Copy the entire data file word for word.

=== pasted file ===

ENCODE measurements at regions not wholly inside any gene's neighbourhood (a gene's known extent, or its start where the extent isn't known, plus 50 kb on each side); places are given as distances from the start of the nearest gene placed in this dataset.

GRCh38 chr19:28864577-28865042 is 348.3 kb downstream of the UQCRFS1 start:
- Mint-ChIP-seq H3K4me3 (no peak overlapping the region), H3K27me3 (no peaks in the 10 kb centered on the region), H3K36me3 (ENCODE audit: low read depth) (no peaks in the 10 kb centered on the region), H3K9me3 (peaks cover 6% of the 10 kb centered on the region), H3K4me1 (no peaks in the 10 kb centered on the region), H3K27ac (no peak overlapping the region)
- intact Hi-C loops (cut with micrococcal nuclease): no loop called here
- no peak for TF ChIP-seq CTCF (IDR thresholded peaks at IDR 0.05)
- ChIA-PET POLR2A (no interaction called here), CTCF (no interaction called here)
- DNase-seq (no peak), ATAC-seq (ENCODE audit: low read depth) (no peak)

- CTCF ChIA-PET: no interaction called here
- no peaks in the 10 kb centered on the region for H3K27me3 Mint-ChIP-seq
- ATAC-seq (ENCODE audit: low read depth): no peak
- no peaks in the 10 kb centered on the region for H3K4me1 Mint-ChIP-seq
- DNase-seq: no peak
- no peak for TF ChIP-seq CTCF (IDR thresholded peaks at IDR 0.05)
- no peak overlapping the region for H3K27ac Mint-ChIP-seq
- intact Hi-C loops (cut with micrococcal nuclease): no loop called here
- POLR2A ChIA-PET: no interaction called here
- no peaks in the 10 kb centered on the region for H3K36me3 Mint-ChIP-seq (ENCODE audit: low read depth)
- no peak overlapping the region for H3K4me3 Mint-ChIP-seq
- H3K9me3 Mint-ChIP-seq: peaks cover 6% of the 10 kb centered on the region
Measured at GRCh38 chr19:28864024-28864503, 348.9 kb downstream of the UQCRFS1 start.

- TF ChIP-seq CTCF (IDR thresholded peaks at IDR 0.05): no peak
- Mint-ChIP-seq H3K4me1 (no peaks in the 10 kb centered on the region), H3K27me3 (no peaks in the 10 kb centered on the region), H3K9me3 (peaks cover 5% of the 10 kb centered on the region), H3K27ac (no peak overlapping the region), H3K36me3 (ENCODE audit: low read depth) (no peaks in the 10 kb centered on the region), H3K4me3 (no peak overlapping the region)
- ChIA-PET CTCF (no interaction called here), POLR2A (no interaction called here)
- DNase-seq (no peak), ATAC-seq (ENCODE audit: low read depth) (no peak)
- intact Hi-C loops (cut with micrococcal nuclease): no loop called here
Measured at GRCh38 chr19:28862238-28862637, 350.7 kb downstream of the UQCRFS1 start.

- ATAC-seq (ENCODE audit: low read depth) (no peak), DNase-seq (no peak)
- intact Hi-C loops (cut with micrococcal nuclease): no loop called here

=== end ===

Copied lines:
ENCODE measurements at regions not wholly inside any gene's neighbourhood (a gene's known extent, or its start where the extent isn't known, plus 50 kb on each side); places are given as distances from the start of the nearest gene placed in this dataset.

GRCh38 chr19:28864577-28865042 is 348.3 kb downstream of the UQCRFS1 start:
- Mint-ChIP-seq H3K4me3 (no peak overlapping the region), H3K27me3 (no peaks in the 10 kb centered on the region), H3K36me3 (ENCODE audit: low read depth) (no peaks in the 10 kb centered on the region), H3K9me3 (peaks cover 6% of the 10 kb centered on the region), H3K4me1 (no peaks in the 10 kb centered on the region), H3K27ac (no peak overlapping the region)
- intact Hi-C loops (cut with micrococcal nuclease): no loop called here
- no peak for TF ChIP-seq CTCF (IDR thresholded peaks at IDR 0.05)
- ChIA-PET POLR2A (no interaction called here), CTCF (no interaction called here)
- DNase-seq (no peak), ATAC-seq (ENCODE audit: low read depth) (no peak)

- CTCF ChIA-PET: no interaction called here
- no peaks in the 10 kb centered on the region for H3K27me3 Mint-ChIP-seq
- ATAC-seq (ENCODE audit: low read depth): no peak
- no peaks in the 10 kb centered on the region for H3K4me1 Mint-ChIP-seq
- DNase-seq: no peak
- no peak for TF ChIP-seq CTCF (IDR thresholded peaks at IDR 0.05)
- no peak overlapping the region for H3K27ac Mint-ChIP-seq
- intact Hi-C loops (cut with micrococcal nuclease): no loop called here
- POLR2A ChIA-PET: no interaction called here
- no peaks in the 10 kb centered on the region for H3K36me3 Mint-ChIP-seq (ENCODE audit: low read depth)
- no peak overlapping the region for H3K4me3 Mint-ChIP-seq
- H3K9me3 Mint-ChIP-seq: peaks cover 6% of the 10 kb centered on the region
Measured at GRCh38 chr19:28864024-28864503, 348.9 kb downstream of the UQCRFS1 start.

- TF ChIP-seq CTCF (IDR thresholded peaks at IDR 0.05): no peak
- Mint-ChIP-seq H3K4me1 (no peaks in the 10 kb centered on the region), H3K27me3 (no peaks in the 10 kb centered on the region), H3K9me3 (peaks cover 5% of the 10 kb centered on the region), H3K27ac (no peak overlapping the region), H3K36me3 (ENCODE audit: low read depth) (no peaks in the 10 kb centered on the region), H3K4me3 (no peak overlapping the region)
- ChIA-PET CTCF (no interaction called here), POLR2A (no interaction called here)
- DNase-seq (no peak), ATAC-seq (ENCODE audit: low read depth) (no peak)
- intact Hi-C loops (cut with micrococcal nuclease): no loop called here
Measured at GRCh38 chr19:28862238-28862637, 350.7 kb downstream of the UQCRFS1 start.

- ATAC-seq (ENCODE audit: low read depth) (no peak), DNase-seq (no peak)
- intact Hi-C loops (cut with micrococcal nuclease): no loop called here